December 18, 2009

First Panda-monium in U.S. – 1936

On this day in 1936, the first giant panda cub to reach the U.S. alive was brought fro
m China by a young socialite named Ruth Harkness.

It was a “he,” but people thought it was a “she” and named it Su-Lin after the sister-in-law of a Chinese-American wildlife explore
r, Quentin Young, who helped Ms. Harkness in her travels.

You might picture Ms. Harkness, who decided to bring a panda to the U.S. because her husband had had this goal but died as he was attempting it, returning to the U.S. with the panda in a cage. Or possibly on a leash. But instead, she brought it in her arms like a child!

The panda caused a huge sensation in the newspapers, and celebrities such as Shirley Temple came to see the creature.

Today pandas are still rare enough in zoos
that often long lines form when they are shown; millions of visitors go to each panda exhibit in the U.S. per year, and gift shops of zoos lucky enough to display pandas are stuffed with all sorts of panda paraphernalia.

Picky and Endangered

Pandas are large, black-
and-white animals in the bear family. They live in the bamboo forests of China and Tibet, and they eat bamboo almost exclusively.

Most species of bamboo flower only once in a while, and flower and fruit together, en masse. That means that every 60 to 130 years (depending on the species), all the bamboo plants in a forest flower, produce seeds, and die. Since it takes a while for the seeds to sprout and grow into plants mature enough to eat, the panda population falls drastically when this happens.

(Pandas can, and sometimes do, eat honey, eggs, fish, yams, shrub leaves, small mammals, oranges, and bananas as well as bamboo. But they usually survive the die-off of a particular kind of bamboo by switching to another bamboo forest with a different variety of bamboo.)

The panda's “picky” diet is one reason that it is endangered. Aside from the periodic die-off of bamboo, the forests are getting smaller and smaller because of human farming and settlements.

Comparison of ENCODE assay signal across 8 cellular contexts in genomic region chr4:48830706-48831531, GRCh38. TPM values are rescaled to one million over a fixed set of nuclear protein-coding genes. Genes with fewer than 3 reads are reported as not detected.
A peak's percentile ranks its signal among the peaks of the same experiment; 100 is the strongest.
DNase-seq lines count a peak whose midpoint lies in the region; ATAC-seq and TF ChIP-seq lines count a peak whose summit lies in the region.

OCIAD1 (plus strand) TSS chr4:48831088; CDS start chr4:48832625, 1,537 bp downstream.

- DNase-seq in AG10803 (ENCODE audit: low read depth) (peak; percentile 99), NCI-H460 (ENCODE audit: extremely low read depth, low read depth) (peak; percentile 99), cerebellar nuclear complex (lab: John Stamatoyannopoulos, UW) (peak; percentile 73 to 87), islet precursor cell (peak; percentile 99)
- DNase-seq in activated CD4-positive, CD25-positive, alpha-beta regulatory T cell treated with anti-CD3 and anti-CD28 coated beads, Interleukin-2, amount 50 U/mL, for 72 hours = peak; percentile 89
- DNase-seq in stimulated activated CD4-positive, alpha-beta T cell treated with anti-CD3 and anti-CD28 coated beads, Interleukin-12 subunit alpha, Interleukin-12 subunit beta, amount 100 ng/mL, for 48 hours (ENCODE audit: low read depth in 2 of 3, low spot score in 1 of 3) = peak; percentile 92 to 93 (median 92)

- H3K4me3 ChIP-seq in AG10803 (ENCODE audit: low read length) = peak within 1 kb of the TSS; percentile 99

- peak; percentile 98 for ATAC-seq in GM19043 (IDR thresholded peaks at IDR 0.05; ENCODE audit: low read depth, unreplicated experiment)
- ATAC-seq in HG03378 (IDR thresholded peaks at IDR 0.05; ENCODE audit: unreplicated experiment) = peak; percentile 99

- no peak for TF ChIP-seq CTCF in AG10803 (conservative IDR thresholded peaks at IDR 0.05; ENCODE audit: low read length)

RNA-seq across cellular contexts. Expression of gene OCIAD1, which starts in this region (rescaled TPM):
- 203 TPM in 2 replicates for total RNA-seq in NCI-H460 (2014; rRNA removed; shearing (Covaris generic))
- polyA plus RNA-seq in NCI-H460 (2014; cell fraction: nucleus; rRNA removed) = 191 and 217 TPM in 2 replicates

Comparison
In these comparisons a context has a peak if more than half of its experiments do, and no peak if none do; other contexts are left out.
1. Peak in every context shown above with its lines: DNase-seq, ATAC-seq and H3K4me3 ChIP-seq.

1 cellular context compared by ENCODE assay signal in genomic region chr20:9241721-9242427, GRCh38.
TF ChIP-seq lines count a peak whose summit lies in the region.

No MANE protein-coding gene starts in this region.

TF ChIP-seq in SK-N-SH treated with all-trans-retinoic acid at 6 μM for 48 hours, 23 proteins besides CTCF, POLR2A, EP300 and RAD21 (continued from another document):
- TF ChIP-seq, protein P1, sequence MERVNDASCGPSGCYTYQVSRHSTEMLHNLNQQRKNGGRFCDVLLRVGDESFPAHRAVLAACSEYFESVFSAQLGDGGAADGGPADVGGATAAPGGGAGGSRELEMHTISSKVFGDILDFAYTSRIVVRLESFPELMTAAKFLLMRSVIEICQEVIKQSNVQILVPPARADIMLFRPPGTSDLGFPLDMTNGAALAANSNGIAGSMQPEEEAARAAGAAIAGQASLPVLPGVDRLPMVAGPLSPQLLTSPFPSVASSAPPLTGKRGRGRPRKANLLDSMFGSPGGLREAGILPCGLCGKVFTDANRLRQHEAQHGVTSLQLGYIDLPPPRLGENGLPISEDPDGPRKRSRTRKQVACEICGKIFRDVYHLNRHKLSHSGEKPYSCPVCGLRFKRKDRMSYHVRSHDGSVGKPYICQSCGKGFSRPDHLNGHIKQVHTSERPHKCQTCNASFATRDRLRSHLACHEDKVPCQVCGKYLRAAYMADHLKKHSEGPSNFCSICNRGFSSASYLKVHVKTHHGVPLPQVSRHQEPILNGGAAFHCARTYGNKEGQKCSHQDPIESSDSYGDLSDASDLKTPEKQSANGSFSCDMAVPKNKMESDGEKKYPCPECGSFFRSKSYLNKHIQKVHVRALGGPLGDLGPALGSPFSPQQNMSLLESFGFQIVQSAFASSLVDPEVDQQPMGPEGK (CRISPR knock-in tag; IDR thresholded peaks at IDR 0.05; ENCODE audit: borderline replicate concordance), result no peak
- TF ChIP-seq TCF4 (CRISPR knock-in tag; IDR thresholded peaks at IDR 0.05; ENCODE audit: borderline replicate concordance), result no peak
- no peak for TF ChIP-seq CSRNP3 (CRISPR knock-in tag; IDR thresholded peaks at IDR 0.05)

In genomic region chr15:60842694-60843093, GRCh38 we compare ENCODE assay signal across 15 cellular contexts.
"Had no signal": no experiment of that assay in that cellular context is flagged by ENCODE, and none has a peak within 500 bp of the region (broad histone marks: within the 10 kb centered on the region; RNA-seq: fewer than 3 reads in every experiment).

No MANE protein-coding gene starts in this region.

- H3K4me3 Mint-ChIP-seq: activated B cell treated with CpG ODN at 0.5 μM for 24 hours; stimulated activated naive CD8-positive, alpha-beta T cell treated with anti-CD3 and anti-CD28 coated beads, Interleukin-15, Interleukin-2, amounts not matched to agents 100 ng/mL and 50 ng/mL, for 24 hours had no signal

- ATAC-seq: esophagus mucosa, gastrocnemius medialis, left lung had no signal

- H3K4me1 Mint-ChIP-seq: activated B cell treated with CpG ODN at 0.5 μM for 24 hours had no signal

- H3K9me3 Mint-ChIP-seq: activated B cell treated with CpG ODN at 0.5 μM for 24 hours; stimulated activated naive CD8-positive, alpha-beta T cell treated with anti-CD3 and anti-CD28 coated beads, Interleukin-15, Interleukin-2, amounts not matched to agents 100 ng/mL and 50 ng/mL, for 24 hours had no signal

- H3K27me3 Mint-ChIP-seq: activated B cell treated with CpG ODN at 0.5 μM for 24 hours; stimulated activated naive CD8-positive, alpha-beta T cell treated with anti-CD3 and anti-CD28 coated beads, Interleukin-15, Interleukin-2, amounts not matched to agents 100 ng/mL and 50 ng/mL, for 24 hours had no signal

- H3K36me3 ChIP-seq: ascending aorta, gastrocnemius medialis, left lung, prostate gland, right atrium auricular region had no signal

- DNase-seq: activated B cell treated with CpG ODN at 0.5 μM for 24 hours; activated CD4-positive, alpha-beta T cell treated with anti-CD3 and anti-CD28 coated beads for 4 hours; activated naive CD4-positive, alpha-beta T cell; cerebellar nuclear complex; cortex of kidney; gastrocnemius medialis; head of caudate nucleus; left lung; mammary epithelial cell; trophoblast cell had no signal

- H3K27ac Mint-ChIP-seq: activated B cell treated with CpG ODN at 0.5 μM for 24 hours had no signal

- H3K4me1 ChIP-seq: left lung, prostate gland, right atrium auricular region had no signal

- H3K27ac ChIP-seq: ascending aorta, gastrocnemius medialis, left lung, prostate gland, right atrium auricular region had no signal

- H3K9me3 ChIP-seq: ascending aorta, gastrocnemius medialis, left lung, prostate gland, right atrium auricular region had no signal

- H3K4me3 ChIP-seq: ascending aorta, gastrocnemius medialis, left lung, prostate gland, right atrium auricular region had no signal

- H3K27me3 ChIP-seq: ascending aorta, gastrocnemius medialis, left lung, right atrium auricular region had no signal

The Chinese government makes efforts (some would say not enough) to protect the pandas from extinction.

Teeny to Giant

When they are born, baby pandas are only one-nine-hundredth of their mothers' weight!

A panda newborn is pink, furless, blind, and not much more than a quarter of a pound (90-130 grams). (This is about the size of a single stick of butter!) When they grow up, pandas tip the scales at 275 to 330 pounds (125 to 150 kg).

Although panda mothers often have two cubs per litter, they only have the time and energy to raise one baby at a time (in general), and even that one baby, small as it is, is difficult to fully protect. Furthermore, pandas in captivity aren't too interested in mating. These reproductive difficulties are another reason for the panda's inclusion on the list of endangered species.
Estimates of the worldwide panda population are from 1,500 to 3,000 or so.

Learn more about pandas here.

How about a virtual visit to a panda in a zoo? San Diego Zoo has a pandacam with live streaming footage, video and photo galleries, and pandacam time lapse videos. Fascinating! Check out the panda cub (I watched the 16th checkup) to see how pinkish the “white” portion of the fur is in the young!

Make an origami panda.

Color this “P is for Panda” picture.

Do panda puzzles!

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